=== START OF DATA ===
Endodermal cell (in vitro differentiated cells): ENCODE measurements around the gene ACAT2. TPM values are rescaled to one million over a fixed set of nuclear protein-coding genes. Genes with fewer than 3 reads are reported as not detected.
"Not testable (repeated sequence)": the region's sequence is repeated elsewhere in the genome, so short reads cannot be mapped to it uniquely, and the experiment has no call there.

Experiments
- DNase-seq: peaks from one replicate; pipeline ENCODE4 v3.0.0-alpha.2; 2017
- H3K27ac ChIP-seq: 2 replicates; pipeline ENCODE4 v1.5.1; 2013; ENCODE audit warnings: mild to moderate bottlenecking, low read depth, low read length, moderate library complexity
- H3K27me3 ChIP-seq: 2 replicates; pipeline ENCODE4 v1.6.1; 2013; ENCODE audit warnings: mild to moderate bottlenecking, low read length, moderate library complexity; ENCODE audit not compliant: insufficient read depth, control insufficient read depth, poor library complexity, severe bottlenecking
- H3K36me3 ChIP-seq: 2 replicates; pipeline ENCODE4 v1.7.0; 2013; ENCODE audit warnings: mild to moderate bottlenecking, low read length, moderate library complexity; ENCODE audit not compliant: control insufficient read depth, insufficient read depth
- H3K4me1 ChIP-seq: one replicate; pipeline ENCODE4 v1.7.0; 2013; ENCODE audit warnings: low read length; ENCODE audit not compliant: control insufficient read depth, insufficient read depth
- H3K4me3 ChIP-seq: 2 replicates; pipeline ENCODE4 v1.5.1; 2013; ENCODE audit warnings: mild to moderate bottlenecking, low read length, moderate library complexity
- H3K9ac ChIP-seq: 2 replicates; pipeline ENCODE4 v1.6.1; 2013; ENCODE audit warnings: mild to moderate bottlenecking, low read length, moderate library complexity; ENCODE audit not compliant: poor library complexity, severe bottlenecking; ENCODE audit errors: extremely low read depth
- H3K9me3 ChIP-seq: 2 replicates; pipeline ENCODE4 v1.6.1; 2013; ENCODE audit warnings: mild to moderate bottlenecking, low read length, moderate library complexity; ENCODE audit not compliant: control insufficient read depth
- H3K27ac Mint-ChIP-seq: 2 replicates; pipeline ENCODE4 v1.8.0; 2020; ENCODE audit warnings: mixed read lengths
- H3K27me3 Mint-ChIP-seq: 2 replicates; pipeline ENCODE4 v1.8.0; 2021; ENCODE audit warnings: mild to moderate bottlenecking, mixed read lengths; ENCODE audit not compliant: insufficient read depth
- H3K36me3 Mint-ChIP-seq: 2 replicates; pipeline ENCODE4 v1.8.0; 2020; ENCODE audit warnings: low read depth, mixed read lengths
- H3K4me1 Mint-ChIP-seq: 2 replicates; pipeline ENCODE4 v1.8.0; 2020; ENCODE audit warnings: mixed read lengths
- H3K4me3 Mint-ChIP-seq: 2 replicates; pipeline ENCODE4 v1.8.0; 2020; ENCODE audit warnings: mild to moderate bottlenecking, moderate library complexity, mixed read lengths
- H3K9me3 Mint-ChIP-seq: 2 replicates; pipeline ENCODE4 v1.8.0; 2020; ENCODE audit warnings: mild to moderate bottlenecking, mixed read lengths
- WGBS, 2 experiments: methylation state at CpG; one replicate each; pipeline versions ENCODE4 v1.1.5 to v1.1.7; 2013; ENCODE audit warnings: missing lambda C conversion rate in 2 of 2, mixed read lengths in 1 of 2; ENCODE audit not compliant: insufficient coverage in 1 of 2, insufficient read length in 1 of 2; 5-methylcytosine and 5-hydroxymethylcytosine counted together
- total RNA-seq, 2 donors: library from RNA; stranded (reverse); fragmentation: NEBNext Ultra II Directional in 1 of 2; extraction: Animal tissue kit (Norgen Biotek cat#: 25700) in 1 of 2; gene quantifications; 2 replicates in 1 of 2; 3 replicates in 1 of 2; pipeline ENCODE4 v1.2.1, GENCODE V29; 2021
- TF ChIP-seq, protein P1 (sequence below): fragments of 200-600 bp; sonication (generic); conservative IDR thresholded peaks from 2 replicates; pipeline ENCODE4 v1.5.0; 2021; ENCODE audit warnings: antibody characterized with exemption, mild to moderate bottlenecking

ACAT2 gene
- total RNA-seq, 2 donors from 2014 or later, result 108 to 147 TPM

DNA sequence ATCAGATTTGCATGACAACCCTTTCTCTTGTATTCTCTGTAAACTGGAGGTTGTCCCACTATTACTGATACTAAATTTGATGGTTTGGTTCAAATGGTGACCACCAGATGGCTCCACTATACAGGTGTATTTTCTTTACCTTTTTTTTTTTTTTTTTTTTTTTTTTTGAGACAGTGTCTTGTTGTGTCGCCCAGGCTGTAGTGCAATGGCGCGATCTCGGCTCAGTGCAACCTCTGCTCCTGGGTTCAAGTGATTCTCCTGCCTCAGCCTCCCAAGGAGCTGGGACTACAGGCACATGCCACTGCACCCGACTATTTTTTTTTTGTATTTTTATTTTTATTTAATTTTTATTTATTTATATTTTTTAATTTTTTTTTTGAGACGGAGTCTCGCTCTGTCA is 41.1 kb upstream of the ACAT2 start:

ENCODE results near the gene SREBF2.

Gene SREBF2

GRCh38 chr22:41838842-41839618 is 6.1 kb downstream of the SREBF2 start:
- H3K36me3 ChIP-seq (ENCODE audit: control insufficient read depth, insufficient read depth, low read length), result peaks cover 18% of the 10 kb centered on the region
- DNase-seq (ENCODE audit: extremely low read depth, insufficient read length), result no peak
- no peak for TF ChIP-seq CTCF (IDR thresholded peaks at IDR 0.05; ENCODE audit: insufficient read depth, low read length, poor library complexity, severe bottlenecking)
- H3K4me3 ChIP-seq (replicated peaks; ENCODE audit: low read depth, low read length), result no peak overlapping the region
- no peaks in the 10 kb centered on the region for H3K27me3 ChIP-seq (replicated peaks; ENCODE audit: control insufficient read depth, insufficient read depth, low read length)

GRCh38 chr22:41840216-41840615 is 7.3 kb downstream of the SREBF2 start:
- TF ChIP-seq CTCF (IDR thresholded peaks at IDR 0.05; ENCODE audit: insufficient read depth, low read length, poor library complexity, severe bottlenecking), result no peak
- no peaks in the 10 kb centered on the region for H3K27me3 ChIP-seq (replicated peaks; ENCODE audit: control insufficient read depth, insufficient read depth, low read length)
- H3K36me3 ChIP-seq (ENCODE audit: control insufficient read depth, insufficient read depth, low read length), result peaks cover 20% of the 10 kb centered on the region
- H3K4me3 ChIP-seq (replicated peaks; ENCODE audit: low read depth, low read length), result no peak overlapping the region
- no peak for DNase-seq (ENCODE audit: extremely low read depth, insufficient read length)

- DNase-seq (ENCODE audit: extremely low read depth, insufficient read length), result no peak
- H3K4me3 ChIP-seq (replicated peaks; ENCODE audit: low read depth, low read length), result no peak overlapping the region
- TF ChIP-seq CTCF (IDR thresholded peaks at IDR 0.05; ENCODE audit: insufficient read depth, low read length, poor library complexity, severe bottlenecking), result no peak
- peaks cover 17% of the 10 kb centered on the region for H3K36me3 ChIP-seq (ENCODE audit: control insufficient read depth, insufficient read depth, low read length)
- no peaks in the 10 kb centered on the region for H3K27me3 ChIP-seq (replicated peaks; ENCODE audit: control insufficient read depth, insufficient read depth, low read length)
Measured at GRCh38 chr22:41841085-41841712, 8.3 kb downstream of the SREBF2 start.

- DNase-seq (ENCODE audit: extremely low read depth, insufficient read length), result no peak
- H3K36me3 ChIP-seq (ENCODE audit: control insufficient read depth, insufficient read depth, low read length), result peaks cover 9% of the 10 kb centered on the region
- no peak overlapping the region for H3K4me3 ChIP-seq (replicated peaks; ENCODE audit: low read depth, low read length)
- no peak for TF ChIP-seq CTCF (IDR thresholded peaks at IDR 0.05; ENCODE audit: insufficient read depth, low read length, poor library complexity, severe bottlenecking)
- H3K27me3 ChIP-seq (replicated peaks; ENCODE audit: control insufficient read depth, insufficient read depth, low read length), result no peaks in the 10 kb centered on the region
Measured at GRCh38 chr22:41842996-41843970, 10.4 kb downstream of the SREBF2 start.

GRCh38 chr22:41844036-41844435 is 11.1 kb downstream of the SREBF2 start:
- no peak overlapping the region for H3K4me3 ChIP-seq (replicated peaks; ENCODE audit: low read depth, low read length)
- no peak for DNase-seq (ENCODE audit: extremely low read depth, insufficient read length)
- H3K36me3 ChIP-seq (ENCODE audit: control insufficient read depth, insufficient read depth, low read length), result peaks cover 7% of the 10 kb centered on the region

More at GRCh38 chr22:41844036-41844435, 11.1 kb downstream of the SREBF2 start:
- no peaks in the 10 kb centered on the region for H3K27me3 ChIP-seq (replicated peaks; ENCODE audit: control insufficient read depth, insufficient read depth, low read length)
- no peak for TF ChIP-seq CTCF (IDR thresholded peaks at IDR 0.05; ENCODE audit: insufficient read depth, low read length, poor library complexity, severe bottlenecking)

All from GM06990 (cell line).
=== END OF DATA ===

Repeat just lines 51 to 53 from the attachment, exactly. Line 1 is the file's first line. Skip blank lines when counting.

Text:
- no peak overlapping the region for H3K4me3 ChIP-seq (replicated peaks; ENCODE audit: low read depth, low read length)
- no peak for DNase-seq (ENCODE audit: extremely low read depth, insufficient read length)
- H3K36me3 ChIP-seq (ENCODE audit: control insufficient read depth, insufficient read depth, low read length), result peaks cover 7% of the 10 kb centered on the region